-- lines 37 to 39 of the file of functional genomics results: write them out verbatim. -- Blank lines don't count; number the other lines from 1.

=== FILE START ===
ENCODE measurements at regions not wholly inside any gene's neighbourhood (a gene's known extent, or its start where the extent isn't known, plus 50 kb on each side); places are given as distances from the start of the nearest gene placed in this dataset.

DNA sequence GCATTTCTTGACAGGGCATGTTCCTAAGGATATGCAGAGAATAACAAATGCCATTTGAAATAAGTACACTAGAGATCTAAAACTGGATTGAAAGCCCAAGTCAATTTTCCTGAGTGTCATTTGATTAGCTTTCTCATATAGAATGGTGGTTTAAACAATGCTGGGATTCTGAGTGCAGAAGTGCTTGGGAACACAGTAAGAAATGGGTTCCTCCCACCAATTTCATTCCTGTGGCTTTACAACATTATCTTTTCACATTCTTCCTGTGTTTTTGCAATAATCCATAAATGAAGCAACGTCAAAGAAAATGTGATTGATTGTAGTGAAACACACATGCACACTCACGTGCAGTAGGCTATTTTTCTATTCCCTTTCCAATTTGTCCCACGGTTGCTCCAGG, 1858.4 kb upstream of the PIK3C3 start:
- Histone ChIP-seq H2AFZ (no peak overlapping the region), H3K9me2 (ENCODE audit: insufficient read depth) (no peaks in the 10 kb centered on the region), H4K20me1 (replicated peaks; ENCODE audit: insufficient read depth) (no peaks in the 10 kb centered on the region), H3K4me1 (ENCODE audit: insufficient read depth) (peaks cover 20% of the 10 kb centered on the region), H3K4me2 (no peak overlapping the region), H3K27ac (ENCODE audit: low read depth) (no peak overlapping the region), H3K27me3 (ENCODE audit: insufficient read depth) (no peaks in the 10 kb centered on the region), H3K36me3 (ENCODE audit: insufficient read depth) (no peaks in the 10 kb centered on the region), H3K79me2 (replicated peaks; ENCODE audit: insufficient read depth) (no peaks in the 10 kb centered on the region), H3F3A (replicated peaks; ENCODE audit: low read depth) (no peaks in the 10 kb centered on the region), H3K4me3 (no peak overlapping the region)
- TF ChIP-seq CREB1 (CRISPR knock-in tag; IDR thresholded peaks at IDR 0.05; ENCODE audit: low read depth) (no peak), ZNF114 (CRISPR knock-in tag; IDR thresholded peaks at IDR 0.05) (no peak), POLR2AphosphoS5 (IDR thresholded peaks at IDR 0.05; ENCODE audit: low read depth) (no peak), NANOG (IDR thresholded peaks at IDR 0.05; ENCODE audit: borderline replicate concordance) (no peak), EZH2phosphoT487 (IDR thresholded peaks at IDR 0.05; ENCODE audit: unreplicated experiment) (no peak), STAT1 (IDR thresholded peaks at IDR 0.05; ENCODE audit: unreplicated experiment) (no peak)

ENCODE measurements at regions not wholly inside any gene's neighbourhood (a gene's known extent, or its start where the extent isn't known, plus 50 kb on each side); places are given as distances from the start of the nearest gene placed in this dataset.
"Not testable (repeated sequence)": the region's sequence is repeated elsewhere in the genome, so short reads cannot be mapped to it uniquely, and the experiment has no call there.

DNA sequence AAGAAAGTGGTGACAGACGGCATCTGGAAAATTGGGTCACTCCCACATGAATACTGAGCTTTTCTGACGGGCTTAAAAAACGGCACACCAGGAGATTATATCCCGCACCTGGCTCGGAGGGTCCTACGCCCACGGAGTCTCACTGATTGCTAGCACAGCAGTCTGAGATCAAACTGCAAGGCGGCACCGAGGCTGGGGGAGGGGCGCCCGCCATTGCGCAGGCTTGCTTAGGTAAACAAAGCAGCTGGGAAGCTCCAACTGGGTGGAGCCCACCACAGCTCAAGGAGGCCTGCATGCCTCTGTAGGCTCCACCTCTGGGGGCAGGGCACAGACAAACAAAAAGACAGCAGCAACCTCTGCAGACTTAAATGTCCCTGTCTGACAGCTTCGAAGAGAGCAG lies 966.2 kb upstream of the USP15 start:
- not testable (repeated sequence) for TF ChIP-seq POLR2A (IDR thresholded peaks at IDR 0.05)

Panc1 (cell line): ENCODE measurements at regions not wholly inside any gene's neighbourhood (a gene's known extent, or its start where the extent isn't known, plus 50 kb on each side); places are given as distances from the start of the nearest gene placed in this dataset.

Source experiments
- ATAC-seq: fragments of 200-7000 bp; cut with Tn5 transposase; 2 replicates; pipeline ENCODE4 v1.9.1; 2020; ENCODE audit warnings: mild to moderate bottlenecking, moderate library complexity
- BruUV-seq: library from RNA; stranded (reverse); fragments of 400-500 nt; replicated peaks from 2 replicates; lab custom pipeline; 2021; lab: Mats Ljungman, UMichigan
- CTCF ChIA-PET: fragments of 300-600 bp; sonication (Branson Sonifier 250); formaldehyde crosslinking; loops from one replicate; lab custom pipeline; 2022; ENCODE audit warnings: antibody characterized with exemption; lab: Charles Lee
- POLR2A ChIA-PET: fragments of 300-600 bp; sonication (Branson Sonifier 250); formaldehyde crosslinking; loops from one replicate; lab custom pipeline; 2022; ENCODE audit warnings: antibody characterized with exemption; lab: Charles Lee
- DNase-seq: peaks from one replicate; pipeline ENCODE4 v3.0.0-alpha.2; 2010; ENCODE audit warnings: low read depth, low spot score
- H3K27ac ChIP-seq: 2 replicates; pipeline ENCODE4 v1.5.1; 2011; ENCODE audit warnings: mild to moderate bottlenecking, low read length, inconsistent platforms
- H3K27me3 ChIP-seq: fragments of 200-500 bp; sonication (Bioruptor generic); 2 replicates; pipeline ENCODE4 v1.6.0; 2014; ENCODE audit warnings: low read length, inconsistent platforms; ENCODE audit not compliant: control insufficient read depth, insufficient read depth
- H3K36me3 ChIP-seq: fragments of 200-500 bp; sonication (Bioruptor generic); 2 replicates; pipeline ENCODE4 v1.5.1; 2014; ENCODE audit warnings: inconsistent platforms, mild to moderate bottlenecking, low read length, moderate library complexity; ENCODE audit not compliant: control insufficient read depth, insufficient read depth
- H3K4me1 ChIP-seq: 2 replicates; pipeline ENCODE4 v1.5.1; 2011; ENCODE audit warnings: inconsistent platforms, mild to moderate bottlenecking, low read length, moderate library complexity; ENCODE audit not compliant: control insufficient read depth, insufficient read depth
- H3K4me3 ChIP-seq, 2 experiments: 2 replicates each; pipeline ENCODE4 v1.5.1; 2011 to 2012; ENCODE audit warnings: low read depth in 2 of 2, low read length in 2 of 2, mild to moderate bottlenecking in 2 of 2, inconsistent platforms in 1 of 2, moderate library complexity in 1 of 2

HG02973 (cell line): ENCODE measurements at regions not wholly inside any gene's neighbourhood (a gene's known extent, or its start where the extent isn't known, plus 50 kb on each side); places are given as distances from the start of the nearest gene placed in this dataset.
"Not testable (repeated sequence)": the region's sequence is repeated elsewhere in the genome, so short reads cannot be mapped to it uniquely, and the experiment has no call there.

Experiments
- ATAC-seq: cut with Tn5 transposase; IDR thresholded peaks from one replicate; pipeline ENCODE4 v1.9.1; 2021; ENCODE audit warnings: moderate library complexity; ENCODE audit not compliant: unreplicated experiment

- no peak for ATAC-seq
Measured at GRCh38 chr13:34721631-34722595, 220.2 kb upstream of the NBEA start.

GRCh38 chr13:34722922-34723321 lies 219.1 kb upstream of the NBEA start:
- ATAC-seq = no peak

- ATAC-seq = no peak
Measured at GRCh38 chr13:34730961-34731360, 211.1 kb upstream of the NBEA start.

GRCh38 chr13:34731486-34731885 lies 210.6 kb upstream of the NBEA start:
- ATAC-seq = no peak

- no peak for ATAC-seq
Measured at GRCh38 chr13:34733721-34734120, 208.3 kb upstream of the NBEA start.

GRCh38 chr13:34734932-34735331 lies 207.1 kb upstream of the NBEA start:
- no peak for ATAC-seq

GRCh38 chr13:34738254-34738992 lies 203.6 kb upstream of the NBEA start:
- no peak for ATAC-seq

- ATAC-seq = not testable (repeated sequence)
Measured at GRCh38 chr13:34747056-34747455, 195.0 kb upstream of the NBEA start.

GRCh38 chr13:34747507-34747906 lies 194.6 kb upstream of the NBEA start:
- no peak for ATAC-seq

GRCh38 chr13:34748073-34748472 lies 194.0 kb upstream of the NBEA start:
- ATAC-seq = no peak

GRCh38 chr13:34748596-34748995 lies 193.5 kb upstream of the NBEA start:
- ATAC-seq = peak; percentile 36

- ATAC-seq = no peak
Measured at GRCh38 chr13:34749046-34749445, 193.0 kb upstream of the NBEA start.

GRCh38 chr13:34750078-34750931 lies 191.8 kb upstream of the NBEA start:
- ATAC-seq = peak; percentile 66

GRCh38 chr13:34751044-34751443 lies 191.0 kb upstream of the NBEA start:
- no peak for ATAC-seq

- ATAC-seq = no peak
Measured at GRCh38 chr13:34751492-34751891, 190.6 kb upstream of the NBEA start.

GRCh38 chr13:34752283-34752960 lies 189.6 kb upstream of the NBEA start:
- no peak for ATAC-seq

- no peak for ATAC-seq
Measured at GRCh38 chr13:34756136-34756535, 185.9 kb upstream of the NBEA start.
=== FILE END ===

GRCh38 chr13:34738254-34738992 lies 203.6 kb upstream of the NBEA start:
- no peak for ATAC-seq

- ATAC-seq = not testable (repeated sequence)